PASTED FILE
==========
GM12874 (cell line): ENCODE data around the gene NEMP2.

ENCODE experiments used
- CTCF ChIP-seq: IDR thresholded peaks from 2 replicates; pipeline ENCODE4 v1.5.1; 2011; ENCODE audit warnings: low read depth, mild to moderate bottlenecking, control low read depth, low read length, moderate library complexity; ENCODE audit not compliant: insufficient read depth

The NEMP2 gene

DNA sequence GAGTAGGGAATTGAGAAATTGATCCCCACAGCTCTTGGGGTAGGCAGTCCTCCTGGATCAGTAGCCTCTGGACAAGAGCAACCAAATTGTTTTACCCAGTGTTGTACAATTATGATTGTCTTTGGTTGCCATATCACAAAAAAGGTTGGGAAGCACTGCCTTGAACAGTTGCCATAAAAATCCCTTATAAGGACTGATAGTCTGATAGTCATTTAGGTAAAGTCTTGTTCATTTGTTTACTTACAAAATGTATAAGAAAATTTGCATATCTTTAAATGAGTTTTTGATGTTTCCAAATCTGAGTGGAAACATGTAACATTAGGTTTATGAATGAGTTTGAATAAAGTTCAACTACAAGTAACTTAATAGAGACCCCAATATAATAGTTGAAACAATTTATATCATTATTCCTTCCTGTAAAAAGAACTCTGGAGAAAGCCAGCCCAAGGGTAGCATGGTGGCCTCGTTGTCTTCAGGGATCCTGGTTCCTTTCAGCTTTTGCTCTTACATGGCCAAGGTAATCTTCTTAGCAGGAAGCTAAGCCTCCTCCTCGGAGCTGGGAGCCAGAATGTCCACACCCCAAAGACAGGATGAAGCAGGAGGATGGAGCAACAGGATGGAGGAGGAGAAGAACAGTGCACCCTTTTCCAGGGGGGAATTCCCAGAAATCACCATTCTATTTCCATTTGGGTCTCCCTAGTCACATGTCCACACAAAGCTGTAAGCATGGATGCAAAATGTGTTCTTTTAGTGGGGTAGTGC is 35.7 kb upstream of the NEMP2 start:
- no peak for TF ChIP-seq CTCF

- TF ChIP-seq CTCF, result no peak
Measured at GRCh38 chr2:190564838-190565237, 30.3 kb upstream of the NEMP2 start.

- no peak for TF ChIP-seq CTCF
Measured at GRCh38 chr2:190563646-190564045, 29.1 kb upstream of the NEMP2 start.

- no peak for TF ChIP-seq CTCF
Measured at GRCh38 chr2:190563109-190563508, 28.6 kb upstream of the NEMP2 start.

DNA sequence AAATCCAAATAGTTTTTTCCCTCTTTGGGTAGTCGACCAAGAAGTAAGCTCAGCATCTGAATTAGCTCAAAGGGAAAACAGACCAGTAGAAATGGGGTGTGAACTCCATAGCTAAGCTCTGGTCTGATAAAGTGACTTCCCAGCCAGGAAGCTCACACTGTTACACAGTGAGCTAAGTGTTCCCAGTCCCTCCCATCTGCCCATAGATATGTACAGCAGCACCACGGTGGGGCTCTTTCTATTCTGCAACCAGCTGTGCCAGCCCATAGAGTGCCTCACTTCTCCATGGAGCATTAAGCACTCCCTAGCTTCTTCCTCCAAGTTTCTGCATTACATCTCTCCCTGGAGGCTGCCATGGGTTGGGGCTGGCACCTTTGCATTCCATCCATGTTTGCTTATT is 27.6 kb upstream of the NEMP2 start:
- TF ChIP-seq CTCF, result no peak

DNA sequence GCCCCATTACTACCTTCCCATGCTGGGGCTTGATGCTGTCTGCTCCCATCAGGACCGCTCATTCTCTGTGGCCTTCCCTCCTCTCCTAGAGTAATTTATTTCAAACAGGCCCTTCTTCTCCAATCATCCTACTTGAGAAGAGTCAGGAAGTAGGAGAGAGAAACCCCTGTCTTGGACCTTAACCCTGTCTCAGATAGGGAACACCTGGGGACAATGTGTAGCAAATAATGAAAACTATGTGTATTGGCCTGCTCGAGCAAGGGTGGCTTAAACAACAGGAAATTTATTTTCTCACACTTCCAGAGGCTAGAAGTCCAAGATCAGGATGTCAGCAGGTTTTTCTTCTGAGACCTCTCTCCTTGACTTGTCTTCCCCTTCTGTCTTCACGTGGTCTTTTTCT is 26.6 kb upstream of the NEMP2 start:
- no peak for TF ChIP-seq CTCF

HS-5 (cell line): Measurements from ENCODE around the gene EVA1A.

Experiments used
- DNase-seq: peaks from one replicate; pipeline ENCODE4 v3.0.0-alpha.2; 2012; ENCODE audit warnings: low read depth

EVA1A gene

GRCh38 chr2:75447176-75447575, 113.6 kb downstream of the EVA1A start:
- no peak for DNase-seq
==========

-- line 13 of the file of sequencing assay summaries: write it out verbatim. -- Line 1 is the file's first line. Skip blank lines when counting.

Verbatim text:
DNA sequence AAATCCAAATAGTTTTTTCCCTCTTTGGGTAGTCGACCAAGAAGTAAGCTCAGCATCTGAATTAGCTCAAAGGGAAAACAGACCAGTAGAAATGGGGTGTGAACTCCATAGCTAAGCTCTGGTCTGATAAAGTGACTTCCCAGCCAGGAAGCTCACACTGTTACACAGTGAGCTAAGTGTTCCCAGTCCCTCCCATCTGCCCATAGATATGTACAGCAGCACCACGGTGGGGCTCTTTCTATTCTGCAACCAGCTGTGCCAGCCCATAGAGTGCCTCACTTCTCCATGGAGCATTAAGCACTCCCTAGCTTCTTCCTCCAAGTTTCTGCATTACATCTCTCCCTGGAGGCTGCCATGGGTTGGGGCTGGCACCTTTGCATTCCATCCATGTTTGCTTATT is 27.6 kb upstream of the NEMP2 start: